When these three bandhas are used together, it is called Mahabandha. It will cure both a sleepy mind and a restless mind. Include Mahabandha in yoga postures, meditation, and while engaged in the affairs of everyday life. It will balance your energy throughout the energy centers.
With proper yoga posture practice and alignment, the locks will activate spontaneously. Proper practice is effortless.
Next month: Ajnabandha (Spiritual Eye Lock) and Drishti (Eye Gaze) during asana practice will be explored.
Bri Winton’s Dynamic Human Anatomy:
Dynamic human anatomy is what I am working on discovering and teaching right now. I believe that this is the first step to becoming a sacred athlete. To be a sacred athlete you must understand both the rigid and fluid aspects of the body as well as movement. This part of AngelHeal Tips and Tricks will be a long string of my findings as I too learn more and more about the human body. I am using yoga as my method of discovery and inquiry, but that is by no means the only way to go about this; it just happens to be my favorite.
My favorite books right now are Ray Long's Scientific Keys and Leslie Kaminoff's Yoga Anatomy, and will use those along with other sources while we go. Those books are available on Amazon or any major bookseller if you want to go through this with me.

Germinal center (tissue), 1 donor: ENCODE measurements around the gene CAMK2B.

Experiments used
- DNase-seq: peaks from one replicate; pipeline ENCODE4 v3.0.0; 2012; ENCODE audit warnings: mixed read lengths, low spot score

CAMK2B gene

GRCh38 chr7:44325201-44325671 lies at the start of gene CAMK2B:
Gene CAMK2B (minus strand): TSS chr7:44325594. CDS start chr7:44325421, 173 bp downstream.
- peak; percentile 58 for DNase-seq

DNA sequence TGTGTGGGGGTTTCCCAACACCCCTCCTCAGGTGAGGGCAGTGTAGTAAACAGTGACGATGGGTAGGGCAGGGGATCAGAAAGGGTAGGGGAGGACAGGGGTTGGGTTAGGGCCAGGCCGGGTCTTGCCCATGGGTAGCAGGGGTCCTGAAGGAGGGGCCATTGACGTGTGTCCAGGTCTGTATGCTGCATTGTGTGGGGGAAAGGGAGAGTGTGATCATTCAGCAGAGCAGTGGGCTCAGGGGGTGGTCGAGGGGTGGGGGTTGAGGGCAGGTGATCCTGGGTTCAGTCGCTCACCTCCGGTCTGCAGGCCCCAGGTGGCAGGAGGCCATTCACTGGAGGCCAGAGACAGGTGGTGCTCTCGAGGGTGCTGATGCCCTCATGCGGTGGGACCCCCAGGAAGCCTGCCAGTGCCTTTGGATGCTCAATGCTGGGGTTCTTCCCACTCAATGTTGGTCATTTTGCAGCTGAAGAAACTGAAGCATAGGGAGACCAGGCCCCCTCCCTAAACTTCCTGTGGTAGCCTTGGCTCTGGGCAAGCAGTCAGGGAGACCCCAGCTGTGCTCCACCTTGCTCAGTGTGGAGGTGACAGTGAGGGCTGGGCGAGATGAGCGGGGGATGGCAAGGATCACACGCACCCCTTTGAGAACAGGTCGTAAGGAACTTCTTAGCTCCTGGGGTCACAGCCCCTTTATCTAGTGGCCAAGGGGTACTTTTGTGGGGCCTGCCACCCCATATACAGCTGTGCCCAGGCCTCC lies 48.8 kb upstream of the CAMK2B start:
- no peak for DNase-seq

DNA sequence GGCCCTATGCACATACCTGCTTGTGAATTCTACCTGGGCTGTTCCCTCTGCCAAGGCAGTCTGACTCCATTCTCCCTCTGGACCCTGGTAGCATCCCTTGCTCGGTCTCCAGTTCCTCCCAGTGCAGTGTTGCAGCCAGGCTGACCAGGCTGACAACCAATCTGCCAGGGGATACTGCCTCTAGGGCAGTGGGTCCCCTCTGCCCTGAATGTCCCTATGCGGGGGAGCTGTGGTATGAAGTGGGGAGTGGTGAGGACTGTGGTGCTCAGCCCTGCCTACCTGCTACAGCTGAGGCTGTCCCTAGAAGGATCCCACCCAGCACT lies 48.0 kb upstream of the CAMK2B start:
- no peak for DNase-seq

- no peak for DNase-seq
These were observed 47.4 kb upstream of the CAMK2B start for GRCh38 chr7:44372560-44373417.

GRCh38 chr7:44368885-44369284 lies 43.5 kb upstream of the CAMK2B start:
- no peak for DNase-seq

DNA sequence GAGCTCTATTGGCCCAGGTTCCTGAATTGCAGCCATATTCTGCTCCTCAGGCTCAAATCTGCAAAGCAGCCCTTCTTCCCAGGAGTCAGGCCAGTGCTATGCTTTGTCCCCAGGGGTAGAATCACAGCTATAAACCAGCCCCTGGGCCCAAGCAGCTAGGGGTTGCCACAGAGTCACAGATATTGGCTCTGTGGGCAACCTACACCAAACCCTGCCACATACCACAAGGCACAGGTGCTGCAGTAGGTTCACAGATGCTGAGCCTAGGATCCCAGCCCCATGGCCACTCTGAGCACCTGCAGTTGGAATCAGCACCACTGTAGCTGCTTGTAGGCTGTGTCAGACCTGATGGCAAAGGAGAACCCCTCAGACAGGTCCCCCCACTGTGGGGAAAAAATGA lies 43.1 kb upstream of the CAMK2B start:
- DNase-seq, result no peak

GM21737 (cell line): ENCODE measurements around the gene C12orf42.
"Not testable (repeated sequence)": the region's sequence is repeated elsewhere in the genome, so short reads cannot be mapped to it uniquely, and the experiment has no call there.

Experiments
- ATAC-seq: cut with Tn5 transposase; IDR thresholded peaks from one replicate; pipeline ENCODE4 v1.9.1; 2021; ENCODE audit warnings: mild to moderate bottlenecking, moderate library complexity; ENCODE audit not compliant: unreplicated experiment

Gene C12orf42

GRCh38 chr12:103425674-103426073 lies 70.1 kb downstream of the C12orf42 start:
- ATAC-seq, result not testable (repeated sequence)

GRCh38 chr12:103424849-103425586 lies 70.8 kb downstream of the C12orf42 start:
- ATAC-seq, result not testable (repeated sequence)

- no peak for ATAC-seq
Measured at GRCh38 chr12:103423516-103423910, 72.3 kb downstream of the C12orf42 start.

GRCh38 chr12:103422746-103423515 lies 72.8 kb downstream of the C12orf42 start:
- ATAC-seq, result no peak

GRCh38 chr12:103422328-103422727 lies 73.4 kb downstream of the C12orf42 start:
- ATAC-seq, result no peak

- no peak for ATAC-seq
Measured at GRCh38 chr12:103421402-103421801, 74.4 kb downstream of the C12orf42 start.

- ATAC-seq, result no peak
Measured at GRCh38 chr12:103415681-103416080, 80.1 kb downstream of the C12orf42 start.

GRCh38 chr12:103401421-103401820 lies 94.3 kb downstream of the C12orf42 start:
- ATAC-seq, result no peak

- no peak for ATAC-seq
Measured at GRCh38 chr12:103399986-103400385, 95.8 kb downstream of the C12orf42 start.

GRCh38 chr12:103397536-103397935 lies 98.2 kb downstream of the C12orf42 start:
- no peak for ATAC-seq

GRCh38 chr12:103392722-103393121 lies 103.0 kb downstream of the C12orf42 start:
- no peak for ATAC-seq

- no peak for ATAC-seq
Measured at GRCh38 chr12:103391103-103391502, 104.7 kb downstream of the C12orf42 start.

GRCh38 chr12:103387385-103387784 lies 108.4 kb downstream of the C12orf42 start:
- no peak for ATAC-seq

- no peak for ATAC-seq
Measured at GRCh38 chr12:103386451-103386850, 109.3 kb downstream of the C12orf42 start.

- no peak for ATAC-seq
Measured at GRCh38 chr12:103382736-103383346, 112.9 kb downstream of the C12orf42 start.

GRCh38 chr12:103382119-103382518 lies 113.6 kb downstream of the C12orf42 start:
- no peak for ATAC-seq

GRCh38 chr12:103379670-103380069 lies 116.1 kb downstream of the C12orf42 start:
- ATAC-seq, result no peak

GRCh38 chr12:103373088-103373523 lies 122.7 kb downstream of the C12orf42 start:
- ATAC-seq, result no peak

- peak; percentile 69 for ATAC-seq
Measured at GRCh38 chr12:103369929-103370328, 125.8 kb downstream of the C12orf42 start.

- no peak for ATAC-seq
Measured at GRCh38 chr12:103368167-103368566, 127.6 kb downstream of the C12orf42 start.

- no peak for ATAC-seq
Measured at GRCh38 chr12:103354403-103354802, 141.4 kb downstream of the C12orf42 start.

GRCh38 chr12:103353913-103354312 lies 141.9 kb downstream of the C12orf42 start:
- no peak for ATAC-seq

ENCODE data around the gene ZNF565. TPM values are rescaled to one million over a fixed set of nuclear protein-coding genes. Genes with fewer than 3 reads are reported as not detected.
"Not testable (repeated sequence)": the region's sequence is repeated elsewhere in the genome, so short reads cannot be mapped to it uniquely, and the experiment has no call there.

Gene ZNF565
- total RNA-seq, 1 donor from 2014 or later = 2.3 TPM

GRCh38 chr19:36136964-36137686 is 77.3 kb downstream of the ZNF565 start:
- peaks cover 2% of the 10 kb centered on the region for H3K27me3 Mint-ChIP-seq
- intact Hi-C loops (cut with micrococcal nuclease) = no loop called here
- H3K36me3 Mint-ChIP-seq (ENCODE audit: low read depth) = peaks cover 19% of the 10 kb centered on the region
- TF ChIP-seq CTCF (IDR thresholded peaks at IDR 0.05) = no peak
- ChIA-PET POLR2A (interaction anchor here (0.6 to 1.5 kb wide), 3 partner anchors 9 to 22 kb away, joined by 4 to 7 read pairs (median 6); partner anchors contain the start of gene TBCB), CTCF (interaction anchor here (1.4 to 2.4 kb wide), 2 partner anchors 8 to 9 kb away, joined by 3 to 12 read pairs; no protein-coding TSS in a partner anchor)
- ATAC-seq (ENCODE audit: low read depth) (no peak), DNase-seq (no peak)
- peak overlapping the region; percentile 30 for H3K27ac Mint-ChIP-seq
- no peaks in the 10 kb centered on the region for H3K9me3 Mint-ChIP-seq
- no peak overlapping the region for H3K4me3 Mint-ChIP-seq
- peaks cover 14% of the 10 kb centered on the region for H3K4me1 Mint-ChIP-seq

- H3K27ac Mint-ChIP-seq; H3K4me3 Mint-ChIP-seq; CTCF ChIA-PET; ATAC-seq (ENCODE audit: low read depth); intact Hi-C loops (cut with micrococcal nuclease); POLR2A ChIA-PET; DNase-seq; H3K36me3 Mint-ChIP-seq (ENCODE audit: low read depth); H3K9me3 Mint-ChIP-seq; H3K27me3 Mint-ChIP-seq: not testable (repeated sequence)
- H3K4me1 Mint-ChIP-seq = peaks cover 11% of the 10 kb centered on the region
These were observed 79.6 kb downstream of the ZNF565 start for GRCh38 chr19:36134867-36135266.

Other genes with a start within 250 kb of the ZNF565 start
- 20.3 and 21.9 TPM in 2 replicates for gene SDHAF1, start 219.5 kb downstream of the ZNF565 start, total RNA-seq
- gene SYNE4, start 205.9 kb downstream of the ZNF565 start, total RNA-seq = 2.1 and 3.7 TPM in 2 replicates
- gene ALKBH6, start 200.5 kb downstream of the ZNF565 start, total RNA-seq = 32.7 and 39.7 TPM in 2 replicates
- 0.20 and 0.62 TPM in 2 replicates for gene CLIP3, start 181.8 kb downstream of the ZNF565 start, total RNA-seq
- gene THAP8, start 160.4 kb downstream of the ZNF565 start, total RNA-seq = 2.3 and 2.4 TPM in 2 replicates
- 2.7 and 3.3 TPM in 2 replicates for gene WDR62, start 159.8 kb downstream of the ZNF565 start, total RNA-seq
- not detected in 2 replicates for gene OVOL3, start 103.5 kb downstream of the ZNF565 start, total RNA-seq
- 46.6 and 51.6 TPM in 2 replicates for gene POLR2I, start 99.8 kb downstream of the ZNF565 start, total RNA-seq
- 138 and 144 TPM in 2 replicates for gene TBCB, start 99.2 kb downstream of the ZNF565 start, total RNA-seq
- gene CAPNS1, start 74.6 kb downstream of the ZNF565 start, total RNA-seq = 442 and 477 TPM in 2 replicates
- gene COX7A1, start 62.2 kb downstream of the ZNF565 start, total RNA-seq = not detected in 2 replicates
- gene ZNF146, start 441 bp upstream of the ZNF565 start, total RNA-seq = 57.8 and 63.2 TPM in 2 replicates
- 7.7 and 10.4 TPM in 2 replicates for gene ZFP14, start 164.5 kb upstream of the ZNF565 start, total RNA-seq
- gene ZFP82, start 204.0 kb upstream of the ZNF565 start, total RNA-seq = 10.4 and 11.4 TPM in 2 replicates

Many people view life as ranging between the apparent opposites; either black or white, round or square, hot or cold. Likewise, in anatomy people tend to focus on either flexibility or strength, fluidity or stability, micro or macro functions. People treat these pairs as if they were different things; as if you could only have one or the other. It's this false perspective that may result in physical damage whether applied to yoga poses or to life in general.
The opposing pairs are the means by which change and growth occur. The mantra “Sita Ram” explores the unity of the opposites. All of life is simply a dance between the opposing qualities which are spiritually one; not opposing in reality. Embracing the opposites as one is the essence of dynamic human anatormy. Google defines dynamic as "characterized by constant change, activity or progress" or "a force that stimulates change or progress within a system or process". So obviously the human body is dynamic. Our bodies are constantly changing, active, and progressing. Hatha yoga is all about the unity of the opposites in your body and so dynamic anatomy is a perfect fit.
Our learning about our bodies must also be dynamic. If we simply impose rigid rules over how the body works, we are resisting and blocking out a million other possible ways in which it might work. Rigidity blocks each individual’s ability to evolve, and therefore humanity itself will evolve only by embracing a dynamic point of view.
Next month, we will play with the poses! We will start to look at dynamic anatomy with individual poses.
Quotation of the month:
"The Heart is the only Reality. The mind is only a transient phase. To remain as one's Self is to enter the Heart."
Ramana Maharishi, quoted in Reflections on Talks with Sri Ramana Maharishi, by S.S. Cohen, p 112.